All too often during the summer months algae can make a bad name for itself. Lakes across the country are filled with algal blooms that can keep swimmers out, and kill sea-life within. But Reasearchers at the University of Buffalo are studying ways to remove the algae and turn it into biofuels and fertilizer.
Their system uses algae beds to remove excess nutrients from the lake, and can simultaneously improve water quality and create useful products. From Domestic Fuels:
Funded by a $30,000 Rochester Institute of Technology grant, [David] Blersch, an environmental engineer at the University at Buffalo, and his students built a system that pumps water ashore down two, 40-foot-long flumes.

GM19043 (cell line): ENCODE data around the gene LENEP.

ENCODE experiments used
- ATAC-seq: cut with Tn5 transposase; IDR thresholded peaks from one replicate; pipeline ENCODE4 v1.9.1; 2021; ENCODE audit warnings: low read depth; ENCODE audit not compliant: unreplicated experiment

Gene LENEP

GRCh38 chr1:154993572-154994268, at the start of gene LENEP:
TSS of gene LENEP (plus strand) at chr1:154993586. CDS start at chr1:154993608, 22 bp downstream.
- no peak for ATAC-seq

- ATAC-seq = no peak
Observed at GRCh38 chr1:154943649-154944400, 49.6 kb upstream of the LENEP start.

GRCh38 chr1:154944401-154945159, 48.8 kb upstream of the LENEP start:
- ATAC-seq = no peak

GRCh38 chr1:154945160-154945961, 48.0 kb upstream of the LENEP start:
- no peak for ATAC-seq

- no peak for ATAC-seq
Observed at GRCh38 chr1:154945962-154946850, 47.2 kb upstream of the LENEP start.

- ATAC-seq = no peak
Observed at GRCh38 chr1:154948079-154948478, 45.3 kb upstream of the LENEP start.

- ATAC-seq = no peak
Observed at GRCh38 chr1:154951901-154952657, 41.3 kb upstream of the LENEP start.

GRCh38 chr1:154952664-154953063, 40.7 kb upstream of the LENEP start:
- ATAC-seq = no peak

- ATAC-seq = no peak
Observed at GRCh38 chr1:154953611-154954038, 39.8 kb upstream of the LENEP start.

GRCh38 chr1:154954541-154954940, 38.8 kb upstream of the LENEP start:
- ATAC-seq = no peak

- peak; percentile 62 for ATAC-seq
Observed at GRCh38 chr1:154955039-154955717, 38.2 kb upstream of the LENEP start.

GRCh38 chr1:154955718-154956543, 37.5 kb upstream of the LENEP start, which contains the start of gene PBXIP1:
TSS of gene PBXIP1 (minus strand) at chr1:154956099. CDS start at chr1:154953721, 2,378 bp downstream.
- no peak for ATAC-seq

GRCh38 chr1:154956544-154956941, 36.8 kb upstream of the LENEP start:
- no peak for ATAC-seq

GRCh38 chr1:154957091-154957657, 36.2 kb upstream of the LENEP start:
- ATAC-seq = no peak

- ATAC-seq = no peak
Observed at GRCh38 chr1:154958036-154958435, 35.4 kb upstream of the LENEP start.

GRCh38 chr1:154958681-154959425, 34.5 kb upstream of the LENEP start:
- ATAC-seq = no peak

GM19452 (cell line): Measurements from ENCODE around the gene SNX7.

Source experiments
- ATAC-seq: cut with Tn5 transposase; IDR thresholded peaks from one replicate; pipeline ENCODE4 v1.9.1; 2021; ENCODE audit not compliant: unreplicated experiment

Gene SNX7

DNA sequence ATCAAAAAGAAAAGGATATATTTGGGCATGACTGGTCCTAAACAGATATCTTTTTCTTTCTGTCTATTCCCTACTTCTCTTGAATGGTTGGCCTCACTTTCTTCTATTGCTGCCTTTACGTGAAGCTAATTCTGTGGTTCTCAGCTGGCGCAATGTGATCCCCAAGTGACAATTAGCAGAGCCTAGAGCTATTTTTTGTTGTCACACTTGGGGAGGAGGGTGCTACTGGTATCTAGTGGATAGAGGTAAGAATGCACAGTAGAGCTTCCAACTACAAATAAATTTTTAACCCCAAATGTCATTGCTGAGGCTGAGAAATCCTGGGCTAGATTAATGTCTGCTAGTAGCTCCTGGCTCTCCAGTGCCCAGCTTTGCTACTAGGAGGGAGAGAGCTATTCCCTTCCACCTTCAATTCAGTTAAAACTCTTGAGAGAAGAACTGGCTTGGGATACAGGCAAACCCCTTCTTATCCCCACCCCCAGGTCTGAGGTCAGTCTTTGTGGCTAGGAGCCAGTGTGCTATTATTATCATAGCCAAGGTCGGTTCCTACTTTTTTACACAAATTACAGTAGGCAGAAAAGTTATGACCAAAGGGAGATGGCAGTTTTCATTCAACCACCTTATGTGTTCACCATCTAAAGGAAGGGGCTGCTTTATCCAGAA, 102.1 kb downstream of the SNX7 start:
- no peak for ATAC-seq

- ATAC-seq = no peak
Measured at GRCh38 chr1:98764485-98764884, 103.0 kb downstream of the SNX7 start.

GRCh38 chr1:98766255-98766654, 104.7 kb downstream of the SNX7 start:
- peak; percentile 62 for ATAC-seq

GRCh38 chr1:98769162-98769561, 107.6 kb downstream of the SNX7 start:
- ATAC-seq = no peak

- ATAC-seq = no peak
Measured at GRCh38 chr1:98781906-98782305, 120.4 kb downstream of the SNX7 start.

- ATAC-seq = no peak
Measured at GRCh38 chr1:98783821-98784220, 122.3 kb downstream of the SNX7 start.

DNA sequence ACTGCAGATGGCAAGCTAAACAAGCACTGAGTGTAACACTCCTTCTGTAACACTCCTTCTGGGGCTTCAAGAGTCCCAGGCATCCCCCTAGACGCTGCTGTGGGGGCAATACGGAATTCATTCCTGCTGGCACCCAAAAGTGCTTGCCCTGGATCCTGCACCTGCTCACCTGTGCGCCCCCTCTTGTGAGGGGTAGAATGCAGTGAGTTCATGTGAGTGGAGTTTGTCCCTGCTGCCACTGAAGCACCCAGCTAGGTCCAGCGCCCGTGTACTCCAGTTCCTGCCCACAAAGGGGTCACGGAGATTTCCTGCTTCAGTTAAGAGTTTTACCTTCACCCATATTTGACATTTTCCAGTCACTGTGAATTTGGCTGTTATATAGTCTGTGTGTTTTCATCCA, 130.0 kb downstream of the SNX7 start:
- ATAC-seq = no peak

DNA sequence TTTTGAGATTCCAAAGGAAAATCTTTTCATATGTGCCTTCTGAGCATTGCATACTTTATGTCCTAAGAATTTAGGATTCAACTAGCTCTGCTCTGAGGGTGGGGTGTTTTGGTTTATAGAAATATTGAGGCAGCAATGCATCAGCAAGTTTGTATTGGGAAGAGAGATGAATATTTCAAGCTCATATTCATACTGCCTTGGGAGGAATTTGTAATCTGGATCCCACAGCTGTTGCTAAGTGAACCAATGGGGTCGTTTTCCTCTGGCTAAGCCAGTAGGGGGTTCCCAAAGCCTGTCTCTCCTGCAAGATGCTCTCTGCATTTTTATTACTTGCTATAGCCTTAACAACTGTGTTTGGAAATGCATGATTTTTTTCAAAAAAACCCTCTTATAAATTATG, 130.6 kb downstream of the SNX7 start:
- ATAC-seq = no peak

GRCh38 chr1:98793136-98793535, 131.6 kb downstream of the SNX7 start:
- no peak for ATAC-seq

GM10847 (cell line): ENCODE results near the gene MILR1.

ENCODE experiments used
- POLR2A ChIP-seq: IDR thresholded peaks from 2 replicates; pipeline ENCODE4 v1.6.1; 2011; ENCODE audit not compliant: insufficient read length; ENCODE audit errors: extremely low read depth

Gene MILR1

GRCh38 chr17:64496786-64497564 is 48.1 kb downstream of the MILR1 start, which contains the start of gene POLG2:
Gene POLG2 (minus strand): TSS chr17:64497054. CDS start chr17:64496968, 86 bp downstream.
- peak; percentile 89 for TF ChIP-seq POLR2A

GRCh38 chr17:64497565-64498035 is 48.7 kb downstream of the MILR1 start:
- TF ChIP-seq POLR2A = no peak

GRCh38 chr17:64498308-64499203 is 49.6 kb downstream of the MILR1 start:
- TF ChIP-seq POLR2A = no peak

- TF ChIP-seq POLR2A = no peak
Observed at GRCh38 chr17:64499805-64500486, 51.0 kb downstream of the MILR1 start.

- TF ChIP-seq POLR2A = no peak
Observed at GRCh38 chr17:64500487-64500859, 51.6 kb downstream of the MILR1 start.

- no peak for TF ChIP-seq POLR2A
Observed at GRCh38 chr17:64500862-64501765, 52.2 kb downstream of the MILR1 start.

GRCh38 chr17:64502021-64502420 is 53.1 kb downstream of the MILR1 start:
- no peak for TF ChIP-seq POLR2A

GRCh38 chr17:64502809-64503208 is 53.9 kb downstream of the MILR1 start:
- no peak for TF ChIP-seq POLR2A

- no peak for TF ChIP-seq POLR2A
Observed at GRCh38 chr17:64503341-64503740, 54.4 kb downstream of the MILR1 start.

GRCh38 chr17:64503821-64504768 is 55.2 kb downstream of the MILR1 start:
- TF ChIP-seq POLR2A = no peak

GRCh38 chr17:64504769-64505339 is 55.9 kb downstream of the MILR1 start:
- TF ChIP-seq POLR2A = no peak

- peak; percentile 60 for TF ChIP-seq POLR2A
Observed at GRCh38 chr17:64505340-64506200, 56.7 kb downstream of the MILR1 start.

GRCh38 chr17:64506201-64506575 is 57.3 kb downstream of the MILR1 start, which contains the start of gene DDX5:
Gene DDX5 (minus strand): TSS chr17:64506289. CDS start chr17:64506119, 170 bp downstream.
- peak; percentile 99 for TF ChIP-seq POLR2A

The water is recycled into the lake but it leaves behind microscopic cells that form miniature algae blooms. Blersch vacuums the algae and bottles samples to study. He is creating a database that will help scientists, government, industry and others gauge the algae’s potential uses.
Students at Buffalo have been able to learn and explore the potential that algae holds.
“This research is really a unique opportunity to examine issues that delve into sustainable bioenergy and how we can use innovative technology to improve our waterways,” said Byrley, who this fall will attend the University of California, Riverside, on a full scholarship to pursue a doctoral degree in chemical and environmental engineering.
Algae once again turn our burdensome waste into useful products.